I too have a French (?) FN 1922 in 7.65mm in the 254000 serial range (has the black enamel finish used mostly by the French) that shoots well.

Dan

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3 years ago #17
per-anders
Guest

Thanks, actually the black or not black finish on the gun was another concern.
I'm planning to leave the gun to a gunsmith who can fix the "chrome" look alike slide to become black. I'm not sure, but I think that the slide was black in the past and when someone tried to get rid of the rouge they polished too much so the slide became "shiny" ?

Or was there any "1910 half chrome, half black edition" ?


OK, then I might buy/order the book...

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3 years ago #18
Berettamen
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FN did have nickel plated pistols but these were rare. The barrel and a few other parts were left blue/blackened if original so if an FN 1910 has a chromed barrel then it is not original.

I see yours to be something else as you say. The original finish was almost always blue.

Get Vanderlinden's book. It is well worth the cover price as it can save you many hard earned krona.

Dan

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3 years ago #19
per-anders
Guest

Hi!

I just got an answer from Herstal Group in Belgium of the manufacting date of my gun.
I e-mailed them in the end of Mars and today I got the answer below! As "guessed" in this thread it was from the year 1925

Dear Sir,

We can tell you that it was manufactured in May 1925.
Best regards,

Anny Hendriks
Assistant to Robert Sauvage
PR & Communication
Herstal Group

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3 years ago #20
alex
Guest

I have a very old browning 1910, but the quality stamp by the trigger guard is an S and it has a non serif DE on the slide. Also instead of the --> it has a sideways S. Could anyone help me with an aproximate year?

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3 years ago #21
alex
Guest

I know it is pre 1950. It belonged to my great grandfather

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3 years ago #22
Berettamen
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alex,

I'd need a serial number to assist with determining the age of your FN. There were many variations and the serial helps assist with the age.

Dan

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3 years ago #23
alex
Guest

its 369362

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3 years ago #24
Berettamen
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Your FN is very likely from 1933.

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3 years ago #25
per-anders
Guest

By the way...
I bought some cold Klever quickbrowning and made a try on my gun myself...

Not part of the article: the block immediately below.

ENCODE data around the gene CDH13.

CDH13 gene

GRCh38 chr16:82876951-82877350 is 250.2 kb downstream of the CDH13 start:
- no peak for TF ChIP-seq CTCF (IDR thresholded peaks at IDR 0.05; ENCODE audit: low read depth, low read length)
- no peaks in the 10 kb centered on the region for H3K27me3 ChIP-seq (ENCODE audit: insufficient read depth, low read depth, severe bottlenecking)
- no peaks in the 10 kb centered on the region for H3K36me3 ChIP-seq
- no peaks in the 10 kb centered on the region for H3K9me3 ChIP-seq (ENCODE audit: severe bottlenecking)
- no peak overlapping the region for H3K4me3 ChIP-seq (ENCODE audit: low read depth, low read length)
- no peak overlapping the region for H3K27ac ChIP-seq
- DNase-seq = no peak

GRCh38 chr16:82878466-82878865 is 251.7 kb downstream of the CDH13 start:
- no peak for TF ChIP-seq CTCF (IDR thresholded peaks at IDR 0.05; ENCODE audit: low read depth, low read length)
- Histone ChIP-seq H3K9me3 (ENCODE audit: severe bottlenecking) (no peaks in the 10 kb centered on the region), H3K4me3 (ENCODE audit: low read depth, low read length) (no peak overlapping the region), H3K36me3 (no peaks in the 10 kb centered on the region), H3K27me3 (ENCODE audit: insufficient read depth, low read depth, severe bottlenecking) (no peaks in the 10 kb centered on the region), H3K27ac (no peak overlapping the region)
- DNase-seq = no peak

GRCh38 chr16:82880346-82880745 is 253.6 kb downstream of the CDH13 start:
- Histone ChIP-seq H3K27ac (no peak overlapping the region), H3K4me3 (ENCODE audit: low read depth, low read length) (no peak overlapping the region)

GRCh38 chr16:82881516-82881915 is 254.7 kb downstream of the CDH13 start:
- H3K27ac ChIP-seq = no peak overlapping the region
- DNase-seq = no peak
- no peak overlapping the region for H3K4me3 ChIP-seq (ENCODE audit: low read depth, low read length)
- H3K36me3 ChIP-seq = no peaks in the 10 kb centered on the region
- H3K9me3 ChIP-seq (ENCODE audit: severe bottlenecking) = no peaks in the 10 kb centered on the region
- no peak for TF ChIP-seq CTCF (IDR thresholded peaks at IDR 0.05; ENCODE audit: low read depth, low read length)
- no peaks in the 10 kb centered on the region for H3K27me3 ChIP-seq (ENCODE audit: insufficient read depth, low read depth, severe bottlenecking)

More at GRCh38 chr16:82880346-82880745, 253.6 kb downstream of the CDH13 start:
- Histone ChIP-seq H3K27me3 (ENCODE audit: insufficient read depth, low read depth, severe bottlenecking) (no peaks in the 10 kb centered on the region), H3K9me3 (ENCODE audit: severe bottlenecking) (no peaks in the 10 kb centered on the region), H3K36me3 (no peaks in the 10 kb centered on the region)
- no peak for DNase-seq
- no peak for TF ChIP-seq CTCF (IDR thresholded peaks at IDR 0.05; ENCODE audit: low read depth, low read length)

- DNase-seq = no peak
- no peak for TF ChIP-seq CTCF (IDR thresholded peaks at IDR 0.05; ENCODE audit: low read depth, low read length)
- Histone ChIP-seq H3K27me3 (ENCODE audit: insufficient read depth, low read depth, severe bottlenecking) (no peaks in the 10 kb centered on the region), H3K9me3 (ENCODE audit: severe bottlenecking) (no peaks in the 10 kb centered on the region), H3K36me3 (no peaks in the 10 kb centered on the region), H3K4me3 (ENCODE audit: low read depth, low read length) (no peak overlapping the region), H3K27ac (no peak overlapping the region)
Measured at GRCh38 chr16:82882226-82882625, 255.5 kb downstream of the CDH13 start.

The slide does look better but I have some problem with the gun.

The cartridge cases does not eject properly I think the gun needs a weaker spring or I need to polish the sliding surface of the slide much moore...

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3 years ago #26
Berettamen
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per-anders,

I usually cannot say this but you made an improvement to the value (and eye) with your work. Nicely done. Just don't go crazy with the buffing prior to the application of browning.

Check inside the chamber for rust and/or corrosion and clean it. Use a bronze brush from a 9mm and just twist the brush like winding a clock but only inside the chamber not the bore.

Dan

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3 years ago #27
per-anders
Guest

Thanks!

Both for the tips about the chamber and for the comment on the visual improvment!

I won't do any more to the gun, except to get it work of course, now it looks like a used gun from 1925, which it is

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3 years ago #28
Berettamen
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Yes it is.

I'd also check the extractor (thin piece of metal in the slide with the claw that reaches into the chamber).

Make sure it will move. Reach into the chamber area with your finger tip and pull it outward. Watch for perpendicular (to the bore) movement. It should move perhaps 2-3mm. There should be a claw-like hook tip to grab the shell casing. If missing this tip you'll not get proper functioning either.

Dan

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3 years ago #29
Berettamen
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I changed my estimate of extractor movement down to 2-3mm. Make sure it moves.

Dan

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3 years ago #30
per-anders
Guest

Thanks again for your tips!

I will look into the gun soon...



(For the moment I'm "in to buying" a blackpowder rifle (reproduction). No extra pistol this time just as why I got a FN1910
It's a Spanish rifle M/1757 wich was for example imported to the US in 1778. http://www.veteranarms.com/ReproductionMuzzleloadersandFlintlocks/1757-Spanish-Musket.html )